Continued article from The Behavioral Measurement Letter, VOL 1, No.1, FALL 1993
Ada S Hinshaw
The rapid growth of nursing research during the past two decades has been due, in large part, to its emphasis on measurement. Not surprisingly, this effort has produced, and continues to produce, a variety of reliable and val.id instruments relating to both the science and the practice of nursing.
lf we are to maintain this level of productivity and excellence, we must continue to stress the role that measurement plays in nursing research, teaching, and practice. Toward this effort, I wish to propose that we address three measurement issues, in addition, of course, to reliability, validity, and sensitivity. A first issue concerns external validity, or the generalizability of research results across client populations, settings, and time. For example, in my area of research on job satisfaction, numerous scales are available, but many have not been tested with multiple nursing population. The measures of job satisfaction used in these studies are often very different from one another. Because the concept of job satisfaction is multidimensional, different scales may assess very different aspects of the construct. This makes it difficult to draw meaningful conclusions across a set of studies.
A second issue relates to integrating physiological and behavioral measures, where the units of measurement and definitions of the same construct can be very different. This poses problems for nursing research and practice. Accurate diagnosis and appropriate intervention often require that nurses perform physiological and behavioral assessments. Moreover, nurses view patients holistically. Since nursing research attempts to understand concepts and relationships in the broader context of the whole individual, many phenomena are multi dimensional and are more completely under- stood with a diverse, multiple indicator approach. The challenge then becomes how to integrate multiple indicators in a meaningful way.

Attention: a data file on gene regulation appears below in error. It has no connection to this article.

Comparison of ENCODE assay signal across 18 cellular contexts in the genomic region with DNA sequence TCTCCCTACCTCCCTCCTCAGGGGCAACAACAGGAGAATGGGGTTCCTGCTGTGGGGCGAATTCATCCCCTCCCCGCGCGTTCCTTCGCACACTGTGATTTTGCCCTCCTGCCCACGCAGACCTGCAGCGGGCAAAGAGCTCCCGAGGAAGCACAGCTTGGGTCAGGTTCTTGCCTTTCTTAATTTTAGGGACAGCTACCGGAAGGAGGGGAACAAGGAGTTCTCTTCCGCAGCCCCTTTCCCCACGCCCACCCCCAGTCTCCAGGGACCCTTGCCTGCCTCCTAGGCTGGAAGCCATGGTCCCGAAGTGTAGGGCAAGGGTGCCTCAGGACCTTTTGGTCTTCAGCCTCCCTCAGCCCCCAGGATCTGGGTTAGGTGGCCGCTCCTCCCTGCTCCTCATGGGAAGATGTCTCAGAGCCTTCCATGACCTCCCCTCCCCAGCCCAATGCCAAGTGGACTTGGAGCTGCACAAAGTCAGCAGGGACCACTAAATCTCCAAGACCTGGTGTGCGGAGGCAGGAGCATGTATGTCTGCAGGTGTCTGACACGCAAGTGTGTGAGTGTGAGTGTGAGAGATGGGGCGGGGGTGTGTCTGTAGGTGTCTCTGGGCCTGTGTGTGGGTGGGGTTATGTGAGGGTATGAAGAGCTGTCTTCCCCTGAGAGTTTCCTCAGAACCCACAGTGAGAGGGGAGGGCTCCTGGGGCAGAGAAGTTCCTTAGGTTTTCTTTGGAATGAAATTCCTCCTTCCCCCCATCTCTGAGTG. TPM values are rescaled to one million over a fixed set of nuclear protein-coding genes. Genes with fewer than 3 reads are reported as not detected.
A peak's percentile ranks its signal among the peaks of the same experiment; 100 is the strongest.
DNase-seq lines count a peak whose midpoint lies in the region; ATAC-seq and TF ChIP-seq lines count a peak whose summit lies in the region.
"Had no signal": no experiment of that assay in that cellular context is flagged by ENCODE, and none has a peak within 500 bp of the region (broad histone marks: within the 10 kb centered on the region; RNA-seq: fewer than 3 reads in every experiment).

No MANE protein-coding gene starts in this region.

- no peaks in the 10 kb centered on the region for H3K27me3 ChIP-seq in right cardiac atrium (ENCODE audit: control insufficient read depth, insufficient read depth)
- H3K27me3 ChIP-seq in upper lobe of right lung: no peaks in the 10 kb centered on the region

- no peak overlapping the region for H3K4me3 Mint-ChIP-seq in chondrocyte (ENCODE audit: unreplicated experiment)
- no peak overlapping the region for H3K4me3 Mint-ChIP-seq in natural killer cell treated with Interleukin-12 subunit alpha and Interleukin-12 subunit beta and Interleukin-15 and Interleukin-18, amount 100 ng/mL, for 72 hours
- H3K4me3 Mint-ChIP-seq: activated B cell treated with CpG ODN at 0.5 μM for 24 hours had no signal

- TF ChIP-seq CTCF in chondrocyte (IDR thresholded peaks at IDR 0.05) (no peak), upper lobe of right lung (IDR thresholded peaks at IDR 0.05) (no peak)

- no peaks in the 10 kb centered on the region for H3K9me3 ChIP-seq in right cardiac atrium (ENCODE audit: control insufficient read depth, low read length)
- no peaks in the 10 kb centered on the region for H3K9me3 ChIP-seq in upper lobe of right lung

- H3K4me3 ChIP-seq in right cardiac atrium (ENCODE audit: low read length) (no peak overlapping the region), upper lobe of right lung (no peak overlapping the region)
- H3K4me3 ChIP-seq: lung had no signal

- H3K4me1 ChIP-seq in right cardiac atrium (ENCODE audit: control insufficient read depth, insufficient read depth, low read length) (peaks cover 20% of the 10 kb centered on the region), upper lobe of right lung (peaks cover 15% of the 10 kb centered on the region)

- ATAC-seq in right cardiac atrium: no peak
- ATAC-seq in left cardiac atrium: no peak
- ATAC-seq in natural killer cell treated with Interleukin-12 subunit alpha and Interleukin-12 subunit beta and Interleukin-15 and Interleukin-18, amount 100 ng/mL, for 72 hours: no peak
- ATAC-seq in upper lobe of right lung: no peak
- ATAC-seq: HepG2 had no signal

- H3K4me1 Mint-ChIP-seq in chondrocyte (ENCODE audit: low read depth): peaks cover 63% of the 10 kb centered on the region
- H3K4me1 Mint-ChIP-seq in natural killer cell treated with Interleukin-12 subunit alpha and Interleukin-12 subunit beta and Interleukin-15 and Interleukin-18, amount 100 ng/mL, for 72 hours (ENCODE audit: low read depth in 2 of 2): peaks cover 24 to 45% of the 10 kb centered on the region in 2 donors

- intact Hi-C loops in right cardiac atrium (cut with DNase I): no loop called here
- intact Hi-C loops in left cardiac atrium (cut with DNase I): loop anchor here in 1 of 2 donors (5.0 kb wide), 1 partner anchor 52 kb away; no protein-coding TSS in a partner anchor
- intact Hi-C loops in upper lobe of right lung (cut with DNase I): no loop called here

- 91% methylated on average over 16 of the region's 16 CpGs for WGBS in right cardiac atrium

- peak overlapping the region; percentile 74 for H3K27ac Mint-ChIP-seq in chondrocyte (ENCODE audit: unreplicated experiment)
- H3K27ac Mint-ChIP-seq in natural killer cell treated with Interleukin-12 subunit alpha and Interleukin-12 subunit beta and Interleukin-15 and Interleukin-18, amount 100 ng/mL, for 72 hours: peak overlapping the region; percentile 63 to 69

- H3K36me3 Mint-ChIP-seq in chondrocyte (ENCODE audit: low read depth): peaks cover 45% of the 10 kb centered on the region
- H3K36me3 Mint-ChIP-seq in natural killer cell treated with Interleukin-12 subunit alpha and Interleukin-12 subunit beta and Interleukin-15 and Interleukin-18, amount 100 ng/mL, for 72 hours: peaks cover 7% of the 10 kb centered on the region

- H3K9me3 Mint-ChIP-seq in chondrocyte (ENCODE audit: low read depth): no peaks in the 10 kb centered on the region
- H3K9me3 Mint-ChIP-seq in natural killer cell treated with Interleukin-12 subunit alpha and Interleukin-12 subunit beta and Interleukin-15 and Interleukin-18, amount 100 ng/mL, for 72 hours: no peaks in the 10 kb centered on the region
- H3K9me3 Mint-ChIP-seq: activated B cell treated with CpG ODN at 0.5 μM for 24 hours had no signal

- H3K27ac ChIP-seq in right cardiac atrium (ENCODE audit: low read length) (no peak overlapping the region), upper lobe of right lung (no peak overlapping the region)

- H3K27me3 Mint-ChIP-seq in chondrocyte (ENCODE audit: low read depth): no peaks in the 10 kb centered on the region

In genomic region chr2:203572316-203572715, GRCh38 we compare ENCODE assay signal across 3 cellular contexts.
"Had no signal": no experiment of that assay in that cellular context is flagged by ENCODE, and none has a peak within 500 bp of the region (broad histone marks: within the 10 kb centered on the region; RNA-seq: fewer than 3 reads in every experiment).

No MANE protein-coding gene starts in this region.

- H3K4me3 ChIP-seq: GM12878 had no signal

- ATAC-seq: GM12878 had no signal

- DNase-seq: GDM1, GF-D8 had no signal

My third and last issue calls for ready access to the myriad instruments developed for nursing by nurses and other health and behavioral science researchers. Without current information on what already exists,
we are doomed to “reinventing the wheel,” with great waste and expenditure of time, energy, and money.
We in nursing are, therefore, proud to have initiated funding for Health and Psychosocial Instruments (HaPI) in 1985. HaPI currently serves as a primary resource for linking the increasing number of available measures with the increasing number of users who need measurement instruments for their research, teaching, and practice.
Nursing science is at an exciting and challenging stage of development. Its emphasis on the generation of knowledge for practice and the development of instruments for accurate measurement will help to guarantee high standards of nursing care and nursing research. Consistent and valid measurement not only advances. the science of nursing, but enables nurses to accurately identify symptoms and improve the quality of care to treat patients’ problems.
Ada S. Hinshaw is Director of the National Institute for Nursing Research at the National Institutes of Health. She received her PhD in sociology from the University of Arizona and her MSN from Yale University. Dr. Hinshaw’s areas of specialization include quality of patient caregiving and nursing staff turnover.
“Experience is the child of Thought and Thought is the child of action.”
Benjamin Disraeli (1826)
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Vol. 1, No. 1: Fall 1993